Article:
Basement Suite In East Vancouver Sells For $590K

“You can’t make this sh*t up. I posted a week ago about the insanity of the East Vancouver market giving the example of a builder who converted a 33×120 lot into a house with a strata titled main floor and basement, as well as a lane house.
Main house – V930752 – 1.2 mil
Basement suite – V930763 – $590K for 1,175 sq ft
Laneway home – (still completing) – +$900K
So, some guy thinks that a fully developed lot near one of the noisiest intersections in Vancouver proper (Kingsway & Knight) should be fetching him 2.7 million dollars. Another funny piece of info was that the stereo was pumping in the basement to drown out the sound of walking from the upstairs unit. Quality is job one.
Well, the basement of the main house has sold:
MLS # V930763
1262 East 19th Avenue
2 BR ‘Garden’ Suite; Strata
SOLD; Ask price $590K”
[sales price yet to be verified]
mflat at 13 & 24 Feb 2012 10:02am

mflat is right, you can’t make this up.
It’s going to be ironic when the price of entire houses in East Van return to less than the price of a bubble basement.
– vreaa

UPDATE 8 Mar 2012:
This basement suite was featured on Global TV News, 7 Mar 2012
Video archived by Greenhorn; [story at 2:20]

140 responses to “Basement Suite In East Vancouver Sells For $590K

  1. Renters Revenge

    Wow! Save this one, I think it officially marks the top. Wow!

  2. Well, props to the “developer” for figuring out a highest-and-best-use that didn’t require much of anything, save some drywall and studs. And for finding the “highest” buyer — you’d HAVE to be high to buy the bottom half of that.

    I’d love to know how the strata corp works. Does the main floor dominate, as he paid the most? Equal voting? Does the laneway owner get to horn in on main house decisions? “Attention, basement guy. The board has voted a special assessment. We’ll be around next Friday to collect…”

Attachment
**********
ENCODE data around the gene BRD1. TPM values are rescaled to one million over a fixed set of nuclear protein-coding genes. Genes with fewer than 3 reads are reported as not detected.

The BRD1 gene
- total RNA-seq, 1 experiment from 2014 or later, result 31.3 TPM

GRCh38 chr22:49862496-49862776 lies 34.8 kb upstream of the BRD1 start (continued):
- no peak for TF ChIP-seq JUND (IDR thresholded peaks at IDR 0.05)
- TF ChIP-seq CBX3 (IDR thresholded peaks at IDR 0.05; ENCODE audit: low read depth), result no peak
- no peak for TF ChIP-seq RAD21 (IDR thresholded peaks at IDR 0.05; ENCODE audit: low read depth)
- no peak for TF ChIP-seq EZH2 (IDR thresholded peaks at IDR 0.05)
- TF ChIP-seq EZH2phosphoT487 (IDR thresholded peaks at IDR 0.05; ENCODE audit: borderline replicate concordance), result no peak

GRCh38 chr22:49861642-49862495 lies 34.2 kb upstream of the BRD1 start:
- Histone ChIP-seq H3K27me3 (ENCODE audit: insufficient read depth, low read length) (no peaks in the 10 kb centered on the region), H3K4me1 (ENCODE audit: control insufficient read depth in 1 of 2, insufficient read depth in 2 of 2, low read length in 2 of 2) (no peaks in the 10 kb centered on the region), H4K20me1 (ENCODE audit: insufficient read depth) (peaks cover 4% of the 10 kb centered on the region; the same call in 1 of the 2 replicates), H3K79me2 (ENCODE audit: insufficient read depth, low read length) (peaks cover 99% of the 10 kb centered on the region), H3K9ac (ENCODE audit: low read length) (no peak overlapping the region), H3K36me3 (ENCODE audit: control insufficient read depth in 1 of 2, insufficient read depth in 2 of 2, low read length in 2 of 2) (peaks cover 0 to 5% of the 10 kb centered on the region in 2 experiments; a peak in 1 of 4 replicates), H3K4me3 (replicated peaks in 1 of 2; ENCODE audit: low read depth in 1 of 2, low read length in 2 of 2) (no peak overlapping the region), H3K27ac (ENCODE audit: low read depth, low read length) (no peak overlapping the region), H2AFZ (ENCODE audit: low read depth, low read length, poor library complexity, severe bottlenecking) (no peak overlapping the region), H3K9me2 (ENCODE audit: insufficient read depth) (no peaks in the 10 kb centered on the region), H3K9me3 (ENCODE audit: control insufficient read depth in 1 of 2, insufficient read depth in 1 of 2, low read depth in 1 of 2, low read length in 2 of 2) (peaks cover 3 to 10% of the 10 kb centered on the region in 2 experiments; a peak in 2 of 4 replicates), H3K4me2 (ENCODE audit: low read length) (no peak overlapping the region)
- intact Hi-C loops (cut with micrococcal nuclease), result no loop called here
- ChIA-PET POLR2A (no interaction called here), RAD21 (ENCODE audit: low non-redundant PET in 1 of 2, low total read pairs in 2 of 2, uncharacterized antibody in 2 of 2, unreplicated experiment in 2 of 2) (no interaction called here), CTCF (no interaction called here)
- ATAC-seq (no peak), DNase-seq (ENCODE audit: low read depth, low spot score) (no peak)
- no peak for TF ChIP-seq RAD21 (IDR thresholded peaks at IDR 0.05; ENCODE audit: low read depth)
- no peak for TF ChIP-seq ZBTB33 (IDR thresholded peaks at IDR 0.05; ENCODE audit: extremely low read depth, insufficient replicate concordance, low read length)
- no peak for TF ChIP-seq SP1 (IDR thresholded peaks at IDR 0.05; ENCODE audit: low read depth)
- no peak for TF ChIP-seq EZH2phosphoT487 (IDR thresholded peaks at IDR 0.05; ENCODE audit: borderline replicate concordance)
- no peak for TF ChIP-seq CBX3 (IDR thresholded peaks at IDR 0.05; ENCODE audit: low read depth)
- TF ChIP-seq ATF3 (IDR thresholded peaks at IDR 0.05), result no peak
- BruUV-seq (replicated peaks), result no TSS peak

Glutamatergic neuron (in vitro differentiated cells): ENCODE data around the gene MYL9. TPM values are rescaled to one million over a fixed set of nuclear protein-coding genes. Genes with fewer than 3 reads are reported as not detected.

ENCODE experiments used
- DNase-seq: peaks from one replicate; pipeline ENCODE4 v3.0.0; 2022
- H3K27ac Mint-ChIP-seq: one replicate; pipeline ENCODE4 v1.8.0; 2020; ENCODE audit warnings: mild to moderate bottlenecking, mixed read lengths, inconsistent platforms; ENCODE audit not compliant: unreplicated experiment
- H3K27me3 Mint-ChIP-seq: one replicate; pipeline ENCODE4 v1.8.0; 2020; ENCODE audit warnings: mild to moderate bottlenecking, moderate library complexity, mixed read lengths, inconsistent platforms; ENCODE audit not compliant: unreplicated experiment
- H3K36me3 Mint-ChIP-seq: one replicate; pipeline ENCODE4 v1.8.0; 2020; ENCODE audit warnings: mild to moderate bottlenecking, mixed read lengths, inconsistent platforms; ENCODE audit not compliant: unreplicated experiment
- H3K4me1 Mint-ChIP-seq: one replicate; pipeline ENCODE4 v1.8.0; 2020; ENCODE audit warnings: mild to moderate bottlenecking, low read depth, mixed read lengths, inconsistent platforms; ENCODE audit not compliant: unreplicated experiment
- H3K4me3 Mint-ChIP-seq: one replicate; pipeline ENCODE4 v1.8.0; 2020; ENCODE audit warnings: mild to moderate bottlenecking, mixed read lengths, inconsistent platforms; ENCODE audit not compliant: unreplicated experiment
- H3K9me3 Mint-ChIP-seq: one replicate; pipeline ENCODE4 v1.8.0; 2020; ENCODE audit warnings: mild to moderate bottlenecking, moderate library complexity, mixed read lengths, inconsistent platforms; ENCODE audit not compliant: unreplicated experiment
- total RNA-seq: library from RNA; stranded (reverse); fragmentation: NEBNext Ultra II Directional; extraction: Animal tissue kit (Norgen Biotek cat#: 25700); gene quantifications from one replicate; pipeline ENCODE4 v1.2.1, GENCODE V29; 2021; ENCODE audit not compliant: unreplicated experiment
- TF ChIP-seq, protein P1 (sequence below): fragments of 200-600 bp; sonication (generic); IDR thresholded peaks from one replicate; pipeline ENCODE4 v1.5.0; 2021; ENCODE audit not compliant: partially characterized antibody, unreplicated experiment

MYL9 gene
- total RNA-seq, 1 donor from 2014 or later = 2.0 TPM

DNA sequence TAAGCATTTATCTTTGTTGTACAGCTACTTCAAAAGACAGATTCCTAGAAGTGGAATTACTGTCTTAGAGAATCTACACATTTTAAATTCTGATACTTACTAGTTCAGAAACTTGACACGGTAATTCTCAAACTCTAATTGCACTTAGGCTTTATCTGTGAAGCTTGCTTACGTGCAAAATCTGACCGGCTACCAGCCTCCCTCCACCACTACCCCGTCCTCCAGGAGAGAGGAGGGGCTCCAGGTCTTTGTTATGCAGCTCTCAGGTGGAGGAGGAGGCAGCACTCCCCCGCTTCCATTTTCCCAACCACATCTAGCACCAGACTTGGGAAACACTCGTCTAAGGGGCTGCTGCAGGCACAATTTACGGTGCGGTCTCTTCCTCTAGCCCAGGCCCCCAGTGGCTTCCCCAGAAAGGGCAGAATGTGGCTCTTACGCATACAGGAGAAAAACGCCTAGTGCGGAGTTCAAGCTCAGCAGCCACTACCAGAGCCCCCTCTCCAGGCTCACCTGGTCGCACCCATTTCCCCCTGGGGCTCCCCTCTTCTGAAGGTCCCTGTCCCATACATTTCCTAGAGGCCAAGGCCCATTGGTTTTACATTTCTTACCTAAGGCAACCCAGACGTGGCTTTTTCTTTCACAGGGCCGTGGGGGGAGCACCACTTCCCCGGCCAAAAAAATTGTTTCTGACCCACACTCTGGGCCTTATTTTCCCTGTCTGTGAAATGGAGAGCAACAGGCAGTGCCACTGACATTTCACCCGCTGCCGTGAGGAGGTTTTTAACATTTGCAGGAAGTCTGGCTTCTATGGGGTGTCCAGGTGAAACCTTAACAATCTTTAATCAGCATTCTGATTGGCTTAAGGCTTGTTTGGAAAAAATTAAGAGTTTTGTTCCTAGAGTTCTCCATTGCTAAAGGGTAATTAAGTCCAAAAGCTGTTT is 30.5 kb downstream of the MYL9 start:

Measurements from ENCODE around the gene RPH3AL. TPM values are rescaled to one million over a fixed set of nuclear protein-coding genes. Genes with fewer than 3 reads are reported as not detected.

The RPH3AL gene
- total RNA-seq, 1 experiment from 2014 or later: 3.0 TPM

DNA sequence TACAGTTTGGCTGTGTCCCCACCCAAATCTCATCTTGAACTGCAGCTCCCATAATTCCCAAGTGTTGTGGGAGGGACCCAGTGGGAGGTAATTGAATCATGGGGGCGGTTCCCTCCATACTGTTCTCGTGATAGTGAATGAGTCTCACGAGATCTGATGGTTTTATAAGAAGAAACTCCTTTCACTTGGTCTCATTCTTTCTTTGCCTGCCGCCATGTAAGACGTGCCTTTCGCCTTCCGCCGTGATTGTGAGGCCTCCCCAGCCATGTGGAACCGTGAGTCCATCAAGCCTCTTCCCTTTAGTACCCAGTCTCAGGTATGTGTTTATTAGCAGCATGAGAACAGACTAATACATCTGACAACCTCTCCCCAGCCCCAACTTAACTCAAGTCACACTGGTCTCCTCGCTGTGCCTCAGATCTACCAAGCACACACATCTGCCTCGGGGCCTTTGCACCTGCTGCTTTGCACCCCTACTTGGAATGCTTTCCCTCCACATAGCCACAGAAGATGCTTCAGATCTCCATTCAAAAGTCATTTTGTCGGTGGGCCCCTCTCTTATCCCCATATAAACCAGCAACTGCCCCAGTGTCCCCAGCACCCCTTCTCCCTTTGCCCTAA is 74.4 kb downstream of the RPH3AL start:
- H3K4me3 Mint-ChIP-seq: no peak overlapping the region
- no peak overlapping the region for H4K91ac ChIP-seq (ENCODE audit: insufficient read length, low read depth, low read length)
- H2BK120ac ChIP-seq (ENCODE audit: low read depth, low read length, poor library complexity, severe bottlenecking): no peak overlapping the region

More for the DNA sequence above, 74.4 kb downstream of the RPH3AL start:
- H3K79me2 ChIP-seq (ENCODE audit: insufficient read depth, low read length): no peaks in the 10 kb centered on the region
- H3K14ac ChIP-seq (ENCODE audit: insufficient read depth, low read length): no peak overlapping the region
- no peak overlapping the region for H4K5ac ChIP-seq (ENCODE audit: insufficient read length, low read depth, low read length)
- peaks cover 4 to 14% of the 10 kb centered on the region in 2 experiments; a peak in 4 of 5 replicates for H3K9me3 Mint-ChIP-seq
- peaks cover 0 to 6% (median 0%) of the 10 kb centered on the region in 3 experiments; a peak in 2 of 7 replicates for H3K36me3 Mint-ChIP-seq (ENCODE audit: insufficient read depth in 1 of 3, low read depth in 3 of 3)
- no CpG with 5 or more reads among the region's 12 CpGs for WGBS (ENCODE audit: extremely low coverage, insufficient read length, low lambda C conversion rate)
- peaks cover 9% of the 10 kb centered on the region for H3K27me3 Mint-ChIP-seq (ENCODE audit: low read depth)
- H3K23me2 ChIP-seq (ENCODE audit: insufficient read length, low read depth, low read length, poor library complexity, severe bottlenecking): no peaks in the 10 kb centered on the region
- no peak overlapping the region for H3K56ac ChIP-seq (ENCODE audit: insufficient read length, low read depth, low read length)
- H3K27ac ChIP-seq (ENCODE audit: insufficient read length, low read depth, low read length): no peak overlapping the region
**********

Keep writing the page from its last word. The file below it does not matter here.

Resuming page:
• I thought that when the City permitted laneway houses, they explained that it would not be possible to treat these as strata properties. Am I wrong? Or has this changed? Have other laneway houses in Vancouver been set up this way? Does it depend on the neighborhood?

  3. I like “Basement Bubble” > Bieber Bubble.

  4. By the looks of the house, they could have split the basement into 2 suites and offer them at $390k each. Vancouver needs cheap housing like that.

  5. This is by far the most insane thing I have ever seen….I guess millionares from China move to Canada to live in a basement suite…Where would you park the Ferrari??

  6. 30k down and 2000 a month, mortgage helper in the laundry room. This can only go up. What a steal.

  7. The peak of insanity. I am speechless. Thanks for the link. I know a few folks who just have got to see this to believe it. Un-freaking stupidity now rules the local market and this makes it official.

    Were the buyers Ham by any chance?

  8. it’s a darwin awards candidate, imo. should make the national news – nay, international. anyone want to fact check and fwd to mish?

    • Ha Ha!! You are right Chubster. We have finally seen Vancouver’s Tulip bulb moment. What will it be next? Cardboard boxes for a cool million on vacant lots in Point Grey? Waterfront living for two million on wreck Beach in a tent?????

      Hey, a good quality dog kennel might be worth a fortune in the right neighborhood. Especially if it sleeps two and has a water dish. Seriously, I really, really, really cannot believe the article I read here today….

      A Basement for more than a half mill!!!!!!!!!!!!!!!!!!! Go Figure!!!!!!!!!!!!!!!! HaHahaHa!!!

      • Adam Janusz - REALTOR - Metro Vancouver